Sadly, the messages come from all sides that it’s not so good for boys to be too girly, and the older kids get the more likely they are to toe the line. Better gender theorists than I can probably be more erudite about this. After all, I’m just another gay boy who had a harder time learning to be butch than most boys, but who still managed to develop a deep fear of being too much of a sissy. But patterns seem to emerge, and no matter how often we felt Free to be You and Me, we notice those kids who keep doing their thing longer than the other kids and we’re sure we know their story.
Now, I don’t think there was a direct correlation between my faggotry and my insistence that I pretend to be Jamie Summers as a kid, but I think that maybe I didn’t realize the other kids wouldn’t think that was cool for some of the same reasons I couldn’t quite figure out why I felt a little set off from the other boys with whom I played tag and whiffle ball and whatnot. The signs often all add up, even if they don’t add up too directly.
My friends and I would often eat at this diner down the street from where we worked, and we became very friendly with one of the waitresses who handled the lunch rush. (As a side benefit, we often got free cake.) She was single with an 8-year-old son who was her pride and joy. One day, she was so excited to show us his pictures from dancing school. There he was, captured forever in that moment when he was totally excited about working the jazz hands in his purple sequined tights, top hat, and fringed sleeves. The four of us — two gays, a dyke, and gay-friendliest single woman on Earth — shot glances at one another. We knew, and it probably wouldn’t be long before the kid figured it out, but it was at once so sweet and so sad that his mother would probably be the last to know. Well, maybe not the last to know but possibly the last to acknowledge it. God bless him, I hope he’s still tapping as fast as his light loafers will let him.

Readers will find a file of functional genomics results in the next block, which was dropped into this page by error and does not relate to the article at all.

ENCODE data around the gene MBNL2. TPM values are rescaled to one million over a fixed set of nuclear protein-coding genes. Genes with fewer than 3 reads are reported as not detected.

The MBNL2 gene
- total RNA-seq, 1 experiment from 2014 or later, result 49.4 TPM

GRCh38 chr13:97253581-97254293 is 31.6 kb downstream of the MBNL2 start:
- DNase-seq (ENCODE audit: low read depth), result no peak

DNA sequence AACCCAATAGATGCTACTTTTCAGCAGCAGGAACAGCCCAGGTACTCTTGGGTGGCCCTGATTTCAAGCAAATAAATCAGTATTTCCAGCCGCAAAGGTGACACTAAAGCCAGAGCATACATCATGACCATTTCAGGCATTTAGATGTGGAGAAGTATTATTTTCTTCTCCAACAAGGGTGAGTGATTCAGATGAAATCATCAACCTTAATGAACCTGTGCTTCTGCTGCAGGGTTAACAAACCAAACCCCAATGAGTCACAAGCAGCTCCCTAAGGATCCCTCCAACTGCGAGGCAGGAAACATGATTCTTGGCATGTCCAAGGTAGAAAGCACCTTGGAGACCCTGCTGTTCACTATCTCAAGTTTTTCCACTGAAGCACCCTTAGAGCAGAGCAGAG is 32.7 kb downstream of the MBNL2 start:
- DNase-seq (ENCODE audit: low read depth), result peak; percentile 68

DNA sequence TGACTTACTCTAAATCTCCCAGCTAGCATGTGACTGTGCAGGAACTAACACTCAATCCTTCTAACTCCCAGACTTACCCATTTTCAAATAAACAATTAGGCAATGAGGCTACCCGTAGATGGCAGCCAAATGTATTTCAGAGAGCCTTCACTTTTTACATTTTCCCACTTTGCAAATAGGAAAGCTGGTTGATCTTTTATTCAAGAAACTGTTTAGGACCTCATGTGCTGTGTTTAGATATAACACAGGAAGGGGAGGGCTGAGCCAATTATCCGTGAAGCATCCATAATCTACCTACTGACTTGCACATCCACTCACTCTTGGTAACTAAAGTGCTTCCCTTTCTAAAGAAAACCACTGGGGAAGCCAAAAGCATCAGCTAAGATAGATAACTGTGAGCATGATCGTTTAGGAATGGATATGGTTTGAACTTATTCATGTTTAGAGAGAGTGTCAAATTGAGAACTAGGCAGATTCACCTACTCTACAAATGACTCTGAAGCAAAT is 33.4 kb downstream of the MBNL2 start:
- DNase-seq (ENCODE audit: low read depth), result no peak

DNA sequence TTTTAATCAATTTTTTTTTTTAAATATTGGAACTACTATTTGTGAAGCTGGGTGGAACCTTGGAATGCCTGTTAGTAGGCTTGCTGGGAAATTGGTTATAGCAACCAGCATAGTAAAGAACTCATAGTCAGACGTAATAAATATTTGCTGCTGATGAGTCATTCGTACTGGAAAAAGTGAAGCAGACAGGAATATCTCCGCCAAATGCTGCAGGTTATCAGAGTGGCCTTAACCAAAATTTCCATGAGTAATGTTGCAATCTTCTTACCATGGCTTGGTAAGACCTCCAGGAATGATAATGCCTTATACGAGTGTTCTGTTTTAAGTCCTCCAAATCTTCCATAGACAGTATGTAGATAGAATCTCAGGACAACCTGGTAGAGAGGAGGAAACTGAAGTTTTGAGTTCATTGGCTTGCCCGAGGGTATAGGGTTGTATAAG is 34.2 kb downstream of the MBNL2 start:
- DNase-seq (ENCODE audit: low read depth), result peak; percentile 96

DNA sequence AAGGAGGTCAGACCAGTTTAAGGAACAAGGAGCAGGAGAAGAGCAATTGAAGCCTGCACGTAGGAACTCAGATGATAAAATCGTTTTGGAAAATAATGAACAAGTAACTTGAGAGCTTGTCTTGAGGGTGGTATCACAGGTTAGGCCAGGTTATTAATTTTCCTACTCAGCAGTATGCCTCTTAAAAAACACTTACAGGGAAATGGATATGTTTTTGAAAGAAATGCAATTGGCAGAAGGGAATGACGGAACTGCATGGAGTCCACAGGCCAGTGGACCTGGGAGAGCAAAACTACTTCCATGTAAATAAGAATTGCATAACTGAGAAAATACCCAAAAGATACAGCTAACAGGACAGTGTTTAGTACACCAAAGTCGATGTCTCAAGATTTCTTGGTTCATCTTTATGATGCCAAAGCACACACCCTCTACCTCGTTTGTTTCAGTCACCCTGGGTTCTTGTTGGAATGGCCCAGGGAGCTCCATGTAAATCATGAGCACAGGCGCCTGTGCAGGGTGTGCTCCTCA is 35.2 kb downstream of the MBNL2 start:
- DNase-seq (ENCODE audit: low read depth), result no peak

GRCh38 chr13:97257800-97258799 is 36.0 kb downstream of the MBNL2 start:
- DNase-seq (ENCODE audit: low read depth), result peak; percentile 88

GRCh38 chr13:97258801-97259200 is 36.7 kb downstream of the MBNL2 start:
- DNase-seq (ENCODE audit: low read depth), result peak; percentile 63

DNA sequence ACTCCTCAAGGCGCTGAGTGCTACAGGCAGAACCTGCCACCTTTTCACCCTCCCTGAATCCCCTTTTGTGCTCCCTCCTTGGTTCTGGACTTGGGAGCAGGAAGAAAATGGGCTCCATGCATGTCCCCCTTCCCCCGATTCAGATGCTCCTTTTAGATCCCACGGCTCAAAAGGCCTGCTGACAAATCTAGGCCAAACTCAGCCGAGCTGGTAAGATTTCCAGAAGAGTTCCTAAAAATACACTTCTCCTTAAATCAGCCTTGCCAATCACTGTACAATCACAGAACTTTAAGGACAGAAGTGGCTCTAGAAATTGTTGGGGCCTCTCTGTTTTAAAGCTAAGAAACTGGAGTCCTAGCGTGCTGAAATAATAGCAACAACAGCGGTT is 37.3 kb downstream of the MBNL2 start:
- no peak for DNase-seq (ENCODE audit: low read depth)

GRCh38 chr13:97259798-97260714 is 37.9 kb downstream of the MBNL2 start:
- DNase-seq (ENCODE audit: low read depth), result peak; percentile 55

Yikes, this has to be a quick one so I can sneak in under the wire before midnight. Faustus ordered us to post at least once a day while he was gone, and that last one doesn’t really count. So on to the haiku:
Sitting at the bar,
My soul filled with deep longing
And deeper terror.
I am that goody two shoes that Adam Ant sang about. I don’t drink. I don’t smoke. On top of that I don’t do any drugs, I’m prone to crippling shyness, and caffeine makes me jittery after a while. (OK, I’m not that much of a goody two shoes because left to my own devices I’m prone to being slutty, but you get the point.) Therefore, the idea that bars are the easiest way for a gay man to meet another man has never really worked for me. Catch me in the right mood and I can be awfully sociable, but even with a group of friends hanging out in a bar is tough. I just don’t have the social skills for it. I can’t rely on alcohol to loosen me up (besides, I suspect I’d be either very maudlin or very angry if I ever got drunk), and drinking Cokes all night makes me hyper and fidgety. And since I’m pretty shy, I don’t really have much natural grace when it comes to chatting up strangers. Even worse, I’m too naturally polite to repel the unwanted advances of guys who creep me out. Bar hopping? It’s a death sentence for me.
Yeah, yeah, yeah — I know. Bars aren’t the only way to meet other people. Duh. But they seem like the thing to do sometimes when you’re bored, lonely, and tired of sitting in front of the TV all night again. In effect, they seem like the thing to do at the exact moment when my self-esteem is least prepared to deal with a meat market. It’s a vicious catch-22, and I’ve caught myself in it many times over the years.
Sometimes, though, I would just convince myself that I was making a big deal out of nothing and give it another go. Hope, or at least delusion, springs eternal. It’s been quite a relief to be out of that game for so long now.
While I have your attention, it behooves me to urge all of you to come check out the fun at a little event here in New York tonight:
The WYSIWYG Talent Show presents
GREETINGS FROM LAKE WYSIWYG
(Summer Camp Stories)
Tuesday, July 19, at 7:30 p.m. at P.S. 122
150 1st Ave. at East 9th St.
Tickets are $7 — call the P.S. 122 box office at 212-477-5288 or
click here to purchase advance tickets
Susie Felber (felberfrolics.blogspot.com)
Claudia Cogan (getthefoutofhere.blogspot.com)
Jim Barrett (jimbo.info/weblog)
Sarah Weinman (sarahweinman.com)
Jonny Goldstein (jonnygoldstein.com)
Jess Hulett (blindcavefish.com)
This is our last show of the summer, since we go on hiatus until September, so if you’ve been tempted to come to one of the shows (and of course you have because you know Faustus would never participate in anything that wasn’t of the highest quality available) come on by tonight! It’s too bad Faustus is out of town this week, because I’m sure tonight’s theme would fill him with terror about his own trip to summer camp later this summer.